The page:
By Caitlin Ostroff and Amber Burton 

U.S. stocks wobbled after major indexes hit records a day earlier and investors readied for a slew of blue-chip earnings.

The S&P 500 fell 0.1% after hitting a new intraday record at 3870.90. The technology-focused Nasdaq Composite edged up less than 0.1%. The Dow Jones Industrial Average fell less than 0.1%.

This week marks the height of earnings season, with shares of General Electric rallying 3.1% after the industrial conglomerate reported forecast-beating fourth-quarter revenue and free cash flow.

Johnson & Johnson rose 3.1% after it recorded stronger sales in its latest quarter, as revenue gains from its pharmaceutical division boosted its top-line results. Raytheon Technologies jumped 2.8% after the aerospace and defense company reported fourth-quarter profit and revenue that beat expectations.

Starbucks, Microsoft and Texas Instruments will release results after markets close. Major tech firms, including Apple, Tesla and Facebook, will update investors Wednesday.

Investors will watch to see if earnings can continue to top analysts' expectations, providing a further catalyst to push markets higher.

"What's working in the market's favor is the overall trend of economic growth is still robust and that's likely to translate to positive earnings," said Shoqat Bunglawala, head of multiasset solutions, international, at Goldman Sachs Asset Management. "There's an expectation that there's going to be more robust growth driven by pent up demand in the second half of the year."

Shares of GameStop rose 14% as individual traders, propelled by social media, piled into the stock. Shares swung wildly Monday and have gained more than 300% this year, in the latest sign that frenetic trading by retail traders is leading to outsize market swings.

Software and services firm BlackBerry, another favorite among individual traders, fell 3.9%. Etsy fell 1.4% after an earlier rise following Tesla Chief Executive Elon Musk tweeted "I kinda love Etsy."

In bond markets, the yield on the benchmark 10-year U.S. Treasury note ticked down to 1.035% from 1.038% Monday.

The Conference Board released its index Tuesday of consumer confidence, which showed U.S. consumers' outlook on the economy improved in January. Consumer confidence increased to 89.3 in January from 87.1 in December.

"The Conference Board number was pretty similar to what we've seen in a lot of other indications, which is current conditions are pretty weak, but people's expectations are optimistic or positive," said Tom Hainlin, national investment strategist at U.S. Bank Wealth Management.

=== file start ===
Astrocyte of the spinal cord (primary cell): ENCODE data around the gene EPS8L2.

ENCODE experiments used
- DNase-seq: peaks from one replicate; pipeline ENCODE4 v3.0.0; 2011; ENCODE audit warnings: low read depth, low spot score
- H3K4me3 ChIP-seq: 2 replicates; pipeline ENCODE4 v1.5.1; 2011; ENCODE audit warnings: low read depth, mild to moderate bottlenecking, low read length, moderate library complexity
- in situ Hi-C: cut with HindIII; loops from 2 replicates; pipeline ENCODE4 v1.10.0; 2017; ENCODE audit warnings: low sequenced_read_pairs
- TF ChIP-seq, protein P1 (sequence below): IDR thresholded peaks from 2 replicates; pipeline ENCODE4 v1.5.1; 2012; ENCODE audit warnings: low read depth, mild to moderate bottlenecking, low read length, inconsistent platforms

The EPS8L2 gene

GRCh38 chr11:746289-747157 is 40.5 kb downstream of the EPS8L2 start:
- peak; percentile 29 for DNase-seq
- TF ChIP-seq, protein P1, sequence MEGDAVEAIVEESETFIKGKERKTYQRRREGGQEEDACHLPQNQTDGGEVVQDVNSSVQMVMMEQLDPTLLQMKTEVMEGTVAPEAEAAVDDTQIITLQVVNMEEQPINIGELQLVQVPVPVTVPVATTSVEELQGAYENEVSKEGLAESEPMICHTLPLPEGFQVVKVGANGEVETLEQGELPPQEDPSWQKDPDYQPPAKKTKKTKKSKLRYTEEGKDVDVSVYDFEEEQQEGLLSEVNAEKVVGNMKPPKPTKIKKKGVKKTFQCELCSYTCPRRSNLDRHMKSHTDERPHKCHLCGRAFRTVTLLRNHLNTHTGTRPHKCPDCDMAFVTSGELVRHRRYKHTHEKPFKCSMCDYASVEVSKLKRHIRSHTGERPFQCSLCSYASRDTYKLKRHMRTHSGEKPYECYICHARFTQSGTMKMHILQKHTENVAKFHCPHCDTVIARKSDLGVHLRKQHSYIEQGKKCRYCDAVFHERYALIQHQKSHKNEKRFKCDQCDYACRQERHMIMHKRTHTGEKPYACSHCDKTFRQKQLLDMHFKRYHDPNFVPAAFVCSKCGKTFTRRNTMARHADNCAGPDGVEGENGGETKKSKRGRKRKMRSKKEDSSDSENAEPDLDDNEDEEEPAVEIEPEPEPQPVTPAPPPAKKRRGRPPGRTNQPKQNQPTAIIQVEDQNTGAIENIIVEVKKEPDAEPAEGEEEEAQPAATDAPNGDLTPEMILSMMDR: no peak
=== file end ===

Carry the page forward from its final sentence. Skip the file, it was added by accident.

Mr. Hainlin's focus remains on the vaccine rollout and the first 100-day agenda of the new Biden administration and what impact that will have on big sectors in the economy.

U.S. home-price growth continued to accelerate toward the end of 2020, data out Tuesday showed. In the year to November, the S&P CoreLogic Case-Shiller National Home Price Index, which measures average home prices in major metropolitan areas, rose 9.5%.

The pan-continental Stoxx Europe 600 rose 0.6%. Shares of UBS Group rose 2.6% after the Swiss bank announced a new buyback program of up to $4.5 billion, having closed 2020 with a consensus-beating quarterly performance.

Travel and transportation stocks were hit hard on concerns about the speed of vaccine rollouts and the timing of some countries' reopenings. Jet-engine maker Rolls-Royce was down 4.1% at its lowest level of the year.

Indexes in Asia handed back some of the robust gains registered in the first few weeks of this year. The Hang Seng Index in Hong Kong dropped 2.6%, as heavyweight Tencent Holdings fell 6.3%, retreating from a record high reached in the previous session. The Shanghai Composite shed 1.5%, the Nikkei 225 retreated 1% and South Korea's Kospi Composite lost 2.1%.

In a surprise move, the People's Bank of China withdrew 78 billion yuan, or the equivalent of $12 billion, from the Chinese financial system through open-market operations Tuesday. The move runs counter to expectations in the run-up to the Lunar New Year holidays, when China's banking system usually needs more, not less, liquidity.

Joanne Chiu contributed to this article.

Write to Caitlin Ostroff at and Amber Burton at


(END) Dow Jones Newswires

January 26, 2021 13:23 ET (18:23 GMT)

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